Adding custom post classes in WordPress

Here’s my first attempt at writing something useful on this site.

Here’s my first attempt at writing something useful on this site. Don’t hate me if this has been said before on a million other sites.

The WordPress post_class() function normally spits out a bunch of semi-useful classes by default, but unless you want to have to use classes like .post-734 in your stylesheet, sometimes you need to go a step further.

Over at Digging into WordPress, Chris Coyier has an easy tip on how to add custom classes to post_class().

As it turns out, it’s trivial to add a custom class to a post. Here’s all you have to do:

<?php post_class('classname'); ?>

That’s pretty self explanatory, but you’ve still got to hard-code that class into your template. What if you want to change it on a per-post basis? Well that’s easy: Just use a custom field. Here’s how:

Step 1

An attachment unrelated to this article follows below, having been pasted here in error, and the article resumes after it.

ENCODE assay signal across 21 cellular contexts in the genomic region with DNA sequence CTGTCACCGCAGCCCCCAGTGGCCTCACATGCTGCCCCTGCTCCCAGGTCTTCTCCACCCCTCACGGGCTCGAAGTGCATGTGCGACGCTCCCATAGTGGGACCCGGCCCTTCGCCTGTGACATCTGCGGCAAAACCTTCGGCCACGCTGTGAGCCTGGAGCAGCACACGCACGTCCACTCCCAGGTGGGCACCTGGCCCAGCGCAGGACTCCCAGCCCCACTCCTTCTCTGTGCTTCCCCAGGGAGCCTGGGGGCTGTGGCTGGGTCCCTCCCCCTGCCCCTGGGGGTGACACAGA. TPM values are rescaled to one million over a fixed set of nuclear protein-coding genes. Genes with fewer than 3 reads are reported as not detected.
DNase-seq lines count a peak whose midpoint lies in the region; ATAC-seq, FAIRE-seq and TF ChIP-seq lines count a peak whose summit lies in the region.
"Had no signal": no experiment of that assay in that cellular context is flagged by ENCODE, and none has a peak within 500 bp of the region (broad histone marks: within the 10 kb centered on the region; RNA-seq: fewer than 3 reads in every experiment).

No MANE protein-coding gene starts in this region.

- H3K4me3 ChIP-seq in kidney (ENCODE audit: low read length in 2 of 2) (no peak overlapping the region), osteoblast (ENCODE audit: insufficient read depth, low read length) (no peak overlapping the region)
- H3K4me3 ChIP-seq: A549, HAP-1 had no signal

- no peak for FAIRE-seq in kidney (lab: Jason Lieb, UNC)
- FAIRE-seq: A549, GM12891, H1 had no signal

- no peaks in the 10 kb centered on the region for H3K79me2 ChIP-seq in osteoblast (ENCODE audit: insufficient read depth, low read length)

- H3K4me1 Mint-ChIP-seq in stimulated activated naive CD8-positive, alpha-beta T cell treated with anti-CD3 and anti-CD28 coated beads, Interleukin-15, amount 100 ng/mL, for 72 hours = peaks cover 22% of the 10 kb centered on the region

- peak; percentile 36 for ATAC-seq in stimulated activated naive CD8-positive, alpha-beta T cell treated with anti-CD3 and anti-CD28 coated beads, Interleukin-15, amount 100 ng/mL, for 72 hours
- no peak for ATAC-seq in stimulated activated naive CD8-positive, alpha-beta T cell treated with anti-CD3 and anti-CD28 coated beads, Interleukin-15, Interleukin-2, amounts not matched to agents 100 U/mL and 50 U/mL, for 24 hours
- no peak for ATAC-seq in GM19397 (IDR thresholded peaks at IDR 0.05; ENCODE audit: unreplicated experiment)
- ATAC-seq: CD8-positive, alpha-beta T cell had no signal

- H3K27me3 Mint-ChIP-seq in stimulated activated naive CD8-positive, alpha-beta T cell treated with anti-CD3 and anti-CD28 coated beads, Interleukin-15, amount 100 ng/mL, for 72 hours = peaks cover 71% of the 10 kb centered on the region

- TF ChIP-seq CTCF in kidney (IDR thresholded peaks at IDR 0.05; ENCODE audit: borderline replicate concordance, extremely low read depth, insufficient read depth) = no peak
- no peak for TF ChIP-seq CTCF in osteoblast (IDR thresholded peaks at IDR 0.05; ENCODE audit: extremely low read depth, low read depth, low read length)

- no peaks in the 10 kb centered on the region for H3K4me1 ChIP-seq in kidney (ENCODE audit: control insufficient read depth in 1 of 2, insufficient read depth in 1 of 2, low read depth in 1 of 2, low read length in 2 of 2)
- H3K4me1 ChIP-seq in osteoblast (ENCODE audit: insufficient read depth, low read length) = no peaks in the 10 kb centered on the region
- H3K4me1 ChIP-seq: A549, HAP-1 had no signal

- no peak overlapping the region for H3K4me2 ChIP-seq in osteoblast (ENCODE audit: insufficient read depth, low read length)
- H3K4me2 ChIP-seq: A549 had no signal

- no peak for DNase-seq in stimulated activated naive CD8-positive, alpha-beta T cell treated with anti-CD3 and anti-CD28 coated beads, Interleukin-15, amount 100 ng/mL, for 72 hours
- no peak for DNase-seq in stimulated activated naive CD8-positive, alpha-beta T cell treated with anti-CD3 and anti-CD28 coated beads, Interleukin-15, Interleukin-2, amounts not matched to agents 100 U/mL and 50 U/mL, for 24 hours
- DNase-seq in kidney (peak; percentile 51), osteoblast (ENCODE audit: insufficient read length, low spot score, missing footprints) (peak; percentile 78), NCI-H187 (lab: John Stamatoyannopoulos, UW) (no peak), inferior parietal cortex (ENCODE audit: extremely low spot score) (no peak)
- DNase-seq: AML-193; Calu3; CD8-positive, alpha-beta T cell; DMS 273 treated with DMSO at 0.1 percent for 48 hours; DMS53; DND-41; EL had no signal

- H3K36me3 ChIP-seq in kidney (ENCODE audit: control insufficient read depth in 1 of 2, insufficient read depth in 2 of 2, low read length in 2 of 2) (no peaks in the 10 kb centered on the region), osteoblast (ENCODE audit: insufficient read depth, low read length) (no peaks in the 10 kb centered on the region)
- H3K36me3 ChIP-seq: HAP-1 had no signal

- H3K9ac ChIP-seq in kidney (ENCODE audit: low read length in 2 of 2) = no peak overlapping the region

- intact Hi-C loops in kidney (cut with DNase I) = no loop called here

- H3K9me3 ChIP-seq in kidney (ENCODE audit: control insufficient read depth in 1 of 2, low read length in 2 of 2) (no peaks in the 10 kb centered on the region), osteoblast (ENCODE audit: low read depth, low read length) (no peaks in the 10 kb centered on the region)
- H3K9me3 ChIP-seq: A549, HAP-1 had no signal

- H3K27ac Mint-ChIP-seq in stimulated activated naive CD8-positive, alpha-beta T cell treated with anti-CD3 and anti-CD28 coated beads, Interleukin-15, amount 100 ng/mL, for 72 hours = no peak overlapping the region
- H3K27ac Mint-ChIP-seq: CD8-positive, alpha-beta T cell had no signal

Create your custom field. Let’s use “custom_class” as our name and “fancy” as the value.

WordPress custom field screen

Step 2

Set the value of the custom field as a variable inside your loop.

<?php if (have_posts()) : ?>
	<?php while (have_posts()) : the_post(); ?>
		<?php $custom_classes = get_post_meta($post->ID, 'custom_class', false);  ?>

Step 3

Now, let’s use that variable in post_class(), instead of the hard-coded value we saw earlier:

<article <?php post_class($custom_classes) ?> id="post-<?php the_ID(); ?>">

That’s it. You can use the same custom field multiple times in a single post. The false you see above means it will return an array of values, so if you’ve got ten “custom_class” custom field values, you’ll get all ten as custom fields in that post.

Custom field generated code

This simple technique is already in use on this site, and it will allow me to eliminate a plugin on this year’s redesign of The Yule Blog.

I’ve created a gist on GitHub, so go fork it or comment there, if that’s your thing.